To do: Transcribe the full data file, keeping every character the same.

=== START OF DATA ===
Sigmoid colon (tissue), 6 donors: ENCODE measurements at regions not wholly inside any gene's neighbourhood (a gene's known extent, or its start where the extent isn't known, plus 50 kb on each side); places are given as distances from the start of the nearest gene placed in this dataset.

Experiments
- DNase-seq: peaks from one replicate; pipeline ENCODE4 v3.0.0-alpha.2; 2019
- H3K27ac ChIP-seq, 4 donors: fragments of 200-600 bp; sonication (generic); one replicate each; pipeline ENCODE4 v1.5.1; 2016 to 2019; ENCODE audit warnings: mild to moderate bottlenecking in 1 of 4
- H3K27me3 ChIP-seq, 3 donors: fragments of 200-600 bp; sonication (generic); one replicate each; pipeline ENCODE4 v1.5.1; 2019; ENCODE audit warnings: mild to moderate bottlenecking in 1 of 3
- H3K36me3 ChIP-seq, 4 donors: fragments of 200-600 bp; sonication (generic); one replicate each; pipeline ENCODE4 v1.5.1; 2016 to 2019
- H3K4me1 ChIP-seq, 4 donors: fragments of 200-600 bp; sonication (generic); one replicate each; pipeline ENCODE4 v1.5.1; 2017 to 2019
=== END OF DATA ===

Sigmoid colon (tissue), 6 donors: ENCODE measurements at regions not wholly inside any gene's neighbourhood (a gene's known extent, or its start where the extent isn't known, plus 50 kb on each side); places are given as distances from the start of the nearest gene placed in this dataset.

Experiments
- DNase-seq: peaks from one replicate; pipeline ENCODE4 v3.0.0-alpha.2; 2019
- H3K27ac ChIP-seq, 4 donors: fragments of 200-600 bp; sonication (generic); one replicate each; pipeline ENCODE4 v1.5.1; 2016 to 2019; ENCODE audit warnings: mild to moderate bottlenecking in 1 of 4
- H3K27me3 ChIP-seq, 3 donors: fragments of 200-600 bp; sonication (generic); one replicate each; pipeline ENCODE4 v1.5.1; 2019; ENCODE audit warnings: mild to moderate bottlenecking in 1 of 3
- H3K36me3 ChIP-seq, 4 donors: fragments of 200-600 bp; sonication (generic); one replicate each; pipeline ENCODE4 v1.5.1; 2016 to 2019
- H3K4me1 ChIP-seq, 4 donors: fragments of 200-600 bp; sonication (generic); one replicate each; pipeline ENCODE4 v1.5.1; 2017 to 2019